• Baking Soda The University of Amherst suggests that soaking your produce in baking soda and water has shown great results in removing surface pesticide residues. Simply soak in baking soda and water for 12-15 minutes, scrub if necessary, rinse, and dry thoroughly.
  • Peel & Trim – Probably one of the most effective ways to remove any surface residues is to peel or cut away the surface of the produce. Although, technically not a wash, by removing the outer layers when possible obviously will remove much of the surface residues. Highly recommend at least rinsing your produce prior to peeling to reduce any contamination that may occur from knife to flesh of the product.

Other options that many use, but have not been tried here on the hill, are a hydrogen peroxide/water blend (1 Tbl 3% peroxide to 1-gallon water), bleach (most produce is sanitized prior to shipping especially in countries where the risk of disease is increased). To sanitize using bleach add 2 teaspoons bleach to one gallon of water.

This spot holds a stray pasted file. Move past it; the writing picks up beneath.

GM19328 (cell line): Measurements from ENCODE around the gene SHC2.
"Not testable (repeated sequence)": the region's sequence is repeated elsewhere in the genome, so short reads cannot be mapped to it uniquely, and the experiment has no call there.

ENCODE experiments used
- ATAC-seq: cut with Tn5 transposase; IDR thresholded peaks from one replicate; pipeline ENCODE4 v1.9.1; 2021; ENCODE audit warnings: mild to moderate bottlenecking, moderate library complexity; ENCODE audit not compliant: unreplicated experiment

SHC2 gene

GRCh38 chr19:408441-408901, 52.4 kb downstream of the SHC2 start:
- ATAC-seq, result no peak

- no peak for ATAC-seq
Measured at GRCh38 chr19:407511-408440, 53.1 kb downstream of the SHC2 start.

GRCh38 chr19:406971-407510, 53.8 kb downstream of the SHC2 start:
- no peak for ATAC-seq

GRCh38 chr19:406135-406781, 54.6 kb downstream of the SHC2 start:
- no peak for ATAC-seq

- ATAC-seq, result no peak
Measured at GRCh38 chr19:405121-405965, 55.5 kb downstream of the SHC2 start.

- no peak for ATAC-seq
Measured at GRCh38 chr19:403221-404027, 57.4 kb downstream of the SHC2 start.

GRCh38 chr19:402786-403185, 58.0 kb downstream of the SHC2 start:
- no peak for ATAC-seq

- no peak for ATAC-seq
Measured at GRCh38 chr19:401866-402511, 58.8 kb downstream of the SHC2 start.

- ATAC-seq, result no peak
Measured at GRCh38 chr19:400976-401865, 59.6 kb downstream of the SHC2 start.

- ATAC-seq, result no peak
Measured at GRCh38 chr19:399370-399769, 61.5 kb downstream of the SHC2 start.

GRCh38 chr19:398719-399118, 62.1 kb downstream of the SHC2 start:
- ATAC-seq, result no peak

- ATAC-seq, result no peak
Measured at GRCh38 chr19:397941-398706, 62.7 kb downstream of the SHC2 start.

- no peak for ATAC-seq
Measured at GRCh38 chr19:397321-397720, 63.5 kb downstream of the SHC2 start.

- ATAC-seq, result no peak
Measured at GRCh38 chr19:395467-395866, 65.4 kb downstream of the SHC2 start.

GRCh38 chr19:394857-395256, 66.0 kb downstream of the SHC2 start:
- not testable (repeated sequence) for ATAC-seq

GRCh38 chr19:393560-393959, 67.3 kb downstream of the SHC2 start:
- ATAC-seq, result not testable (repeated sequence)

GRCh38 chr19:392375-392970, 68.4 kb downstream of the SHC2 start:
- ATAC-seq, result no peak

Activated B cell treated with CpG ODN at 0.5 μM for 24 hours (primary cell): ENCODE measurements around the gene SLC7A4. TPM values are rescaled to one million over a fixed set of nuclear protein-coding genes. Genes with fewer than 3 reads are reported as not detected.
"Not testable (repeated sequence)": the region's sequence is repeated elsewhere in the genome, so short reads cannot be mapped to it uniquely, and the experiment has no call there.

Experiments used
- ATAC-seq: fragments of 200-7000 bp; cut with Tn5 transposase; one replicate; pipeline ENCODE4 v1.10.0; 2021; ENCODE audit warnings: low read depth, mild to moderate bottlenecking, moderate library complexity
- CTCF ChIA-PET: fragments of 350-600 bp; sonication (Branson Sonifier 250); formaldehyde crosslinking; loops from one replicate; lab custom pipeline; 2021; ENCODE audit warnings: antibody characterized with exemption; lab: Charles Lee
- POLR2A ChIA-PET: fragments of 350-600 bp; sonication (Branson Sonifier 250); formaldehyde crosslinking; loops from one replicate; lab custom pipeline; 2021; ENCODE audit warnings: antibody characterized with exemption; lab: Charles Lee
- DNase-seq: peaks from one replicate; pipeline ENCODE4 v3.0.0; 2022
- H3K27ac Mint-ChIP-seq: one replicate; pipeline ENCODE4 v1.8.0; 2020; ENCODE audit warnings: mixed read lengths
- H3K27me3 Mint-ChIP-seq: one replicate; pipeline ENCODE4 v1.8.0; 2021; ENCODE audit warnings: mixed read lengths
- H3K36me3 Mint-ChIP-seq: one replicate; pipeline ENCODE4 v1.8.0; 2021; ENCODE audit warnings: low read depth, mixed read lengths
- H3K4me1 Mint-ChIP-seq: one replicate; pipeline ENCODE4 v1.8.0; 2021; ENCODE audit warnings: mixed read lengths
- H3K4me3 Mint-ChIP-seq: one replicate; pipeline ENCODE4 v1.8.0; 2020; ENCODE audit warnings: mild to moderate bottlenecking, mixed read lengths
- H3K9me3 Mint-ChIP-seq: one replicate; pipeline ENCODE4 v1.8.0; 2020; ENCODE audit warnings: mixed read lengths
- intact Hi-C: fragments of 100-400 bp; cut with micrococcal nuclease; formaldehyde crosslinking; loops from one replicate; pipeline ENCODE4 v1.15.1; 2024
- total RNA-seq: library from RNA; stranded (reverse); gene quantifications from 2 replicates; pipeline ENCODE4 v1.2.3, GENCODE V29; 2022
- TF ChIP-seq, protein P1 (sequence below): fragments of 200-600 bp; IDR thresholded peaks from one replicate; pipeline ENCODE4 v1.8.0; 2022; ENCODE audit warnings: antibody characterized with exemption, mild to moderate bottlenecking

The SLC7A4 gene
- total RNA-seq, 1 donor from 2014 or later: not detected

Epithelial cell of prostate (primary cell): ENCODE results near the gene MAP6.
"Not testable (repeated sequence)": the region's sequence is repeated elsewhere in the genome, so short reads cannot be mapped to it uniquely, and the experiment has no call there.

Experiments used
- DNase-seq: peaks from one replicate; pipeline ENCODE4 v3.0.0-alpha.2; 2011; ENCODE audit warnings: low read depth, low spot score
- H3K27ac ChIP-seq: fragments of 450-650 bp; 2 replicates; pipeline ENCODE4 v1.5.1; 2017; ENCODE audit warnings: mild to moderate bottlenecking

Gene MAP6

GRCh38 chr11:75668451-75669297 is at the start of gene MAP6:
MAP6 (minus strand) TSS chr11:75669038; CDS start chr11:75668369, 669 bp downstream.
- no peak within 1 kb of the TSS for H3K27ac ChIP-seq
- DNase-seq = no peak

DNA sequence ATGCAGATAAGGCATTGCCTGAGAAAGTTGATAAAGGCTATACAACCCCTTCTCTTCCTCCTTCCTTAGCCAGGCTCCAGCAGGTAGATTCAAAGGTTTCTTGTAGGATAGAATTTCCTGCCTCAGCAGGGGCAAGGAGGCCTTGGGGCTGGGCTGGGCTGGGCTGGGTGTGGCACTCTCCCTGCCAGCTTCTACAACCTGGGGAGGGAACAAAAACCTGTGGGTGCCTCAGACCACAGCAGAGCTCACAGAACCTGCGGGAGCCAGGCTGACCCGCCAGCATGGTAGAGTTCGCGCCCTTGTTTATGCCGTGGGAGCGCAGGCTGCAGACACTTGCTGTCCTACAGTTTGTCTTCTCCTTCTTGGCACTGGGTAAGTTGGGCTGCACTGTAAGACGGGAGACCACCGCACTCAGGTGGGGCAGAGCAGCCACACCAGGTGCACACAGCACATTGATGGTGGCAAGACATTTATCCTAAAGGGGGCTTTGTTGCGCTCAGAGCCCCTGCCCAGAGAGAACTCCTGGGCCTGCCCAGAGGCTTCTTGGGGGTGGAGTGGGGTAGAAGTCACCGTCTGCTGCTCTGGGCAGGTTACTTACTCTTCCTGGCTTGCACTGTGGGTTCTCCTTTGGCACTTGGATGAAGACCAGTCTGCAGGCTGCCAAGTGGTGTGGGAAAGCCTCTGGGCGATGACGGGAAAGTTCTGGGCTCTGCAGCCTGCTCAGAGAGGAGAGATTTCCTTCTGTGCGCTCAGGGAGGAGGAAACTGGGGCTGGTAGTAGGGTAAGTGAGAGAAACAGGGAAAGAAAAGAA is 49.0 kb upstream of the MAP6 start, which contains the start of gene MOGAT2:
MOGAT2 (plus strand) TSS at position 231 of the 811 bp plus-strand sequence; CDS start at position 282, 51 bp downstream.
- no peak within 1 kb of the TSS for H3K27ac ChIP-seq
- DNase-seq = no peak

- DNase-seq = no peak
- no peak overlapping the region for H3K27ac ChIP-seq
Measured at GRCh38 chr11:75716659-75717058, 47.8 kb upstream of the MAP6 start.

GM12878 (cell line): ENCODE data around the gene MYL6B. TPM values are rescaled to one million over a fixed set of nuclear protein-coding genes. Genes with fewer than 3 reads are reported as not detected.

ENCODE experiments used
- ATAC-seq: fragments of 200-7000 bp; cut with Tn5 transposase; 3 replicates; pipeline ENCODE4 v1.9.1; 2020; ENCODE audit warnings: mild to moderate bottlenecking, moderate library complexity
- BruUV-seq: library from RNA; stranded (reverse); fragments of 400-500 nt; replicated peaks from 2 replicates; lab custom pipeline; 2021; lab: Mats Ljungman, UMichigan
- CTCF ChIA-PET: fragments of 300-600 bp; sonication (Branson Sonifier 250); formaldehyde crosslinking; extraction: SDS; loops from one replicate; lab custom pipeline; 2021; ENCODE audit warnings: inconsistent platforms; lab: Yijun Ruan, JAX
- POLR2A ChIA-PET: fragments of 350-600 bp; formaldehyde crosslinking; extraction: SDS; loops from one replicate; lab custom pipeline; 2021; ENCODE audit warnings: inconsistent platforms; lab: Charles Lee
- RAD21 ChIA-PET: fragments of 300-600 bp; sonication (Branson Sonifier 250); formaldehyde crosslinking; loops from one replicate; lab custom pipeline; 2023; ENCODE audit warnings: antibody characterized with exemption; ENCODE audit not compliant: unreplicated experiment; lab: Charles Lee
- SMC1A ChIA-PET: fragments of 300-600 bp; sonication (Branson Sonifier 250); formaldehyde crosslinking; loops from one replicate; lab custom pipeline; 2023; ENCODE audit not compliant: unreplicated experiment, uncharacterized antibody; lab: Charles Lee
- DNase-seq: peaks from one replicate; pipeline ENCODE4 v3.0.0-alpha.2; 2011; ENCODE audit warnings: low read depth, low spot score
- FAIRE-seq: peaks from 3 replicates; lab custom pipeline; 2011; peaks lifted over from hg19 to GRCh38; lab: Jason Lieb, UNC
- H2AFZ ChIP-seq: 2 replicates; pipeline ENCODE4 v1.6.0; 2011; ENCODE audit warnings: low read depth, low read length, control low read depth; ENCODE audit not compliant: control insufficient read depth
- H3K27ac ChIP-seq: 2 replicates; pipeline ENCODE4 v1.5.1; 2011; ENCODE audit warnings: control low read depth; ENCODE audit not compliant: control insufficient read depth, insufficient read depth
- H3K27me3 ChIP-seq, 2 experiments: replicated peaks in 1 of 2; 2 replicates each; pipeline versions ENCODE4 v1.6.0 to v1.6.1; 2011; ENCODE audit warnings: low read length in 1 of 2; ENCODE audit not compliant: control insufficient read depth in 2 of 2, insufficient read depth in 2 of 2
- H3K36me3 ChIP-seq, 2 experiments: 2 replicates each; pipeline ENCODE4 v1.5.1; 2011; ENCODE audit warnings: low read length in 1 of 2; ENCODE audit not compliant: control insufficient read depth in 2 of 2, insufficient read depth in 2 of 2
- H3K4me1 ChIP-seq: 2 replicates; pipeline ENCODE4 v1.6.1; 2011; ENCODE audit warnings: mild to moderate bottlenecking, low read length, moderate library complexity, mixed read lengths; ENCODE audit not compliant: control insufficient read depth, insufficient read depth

Some will also utilize citrus essential oils and castile soap. To use this method simply add to 1 gallon of water 7 drops of citrus essential oil such as lemon, grapefruit, etc, and 1 tsp castile soap. Soak, scrub when necessary, rinse, and dry well. Castile soap may also be used using the prior method by just omitting the essential oil.

Bottom line? No matter if you choose organics or conventional fruits and vegetables, they should be washed, rinsed, and dried. Experiment which method you prefer. Do you already wash yours and have a favorite method? Share in the comments below!!

Love, Light, & Laughter ~

Signature of Suzan from It's My Sustainable Life
Homemade Natural Fruit And Veggie Wash pin for Pinterest

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Pam June 2, 2022 - 1:19 pm

Wonderful tips! I will give the baking soda a try. I’m featuring this today at the TFT party. 🙂

Keirsten February 23, 2021 - 10:20 pm

We’ve gotten into the habit of washing everything as it comes into the house now. That way our fridge is full of clean produce. I will definitely be giving these natural washes a try. Thank you for this info 😊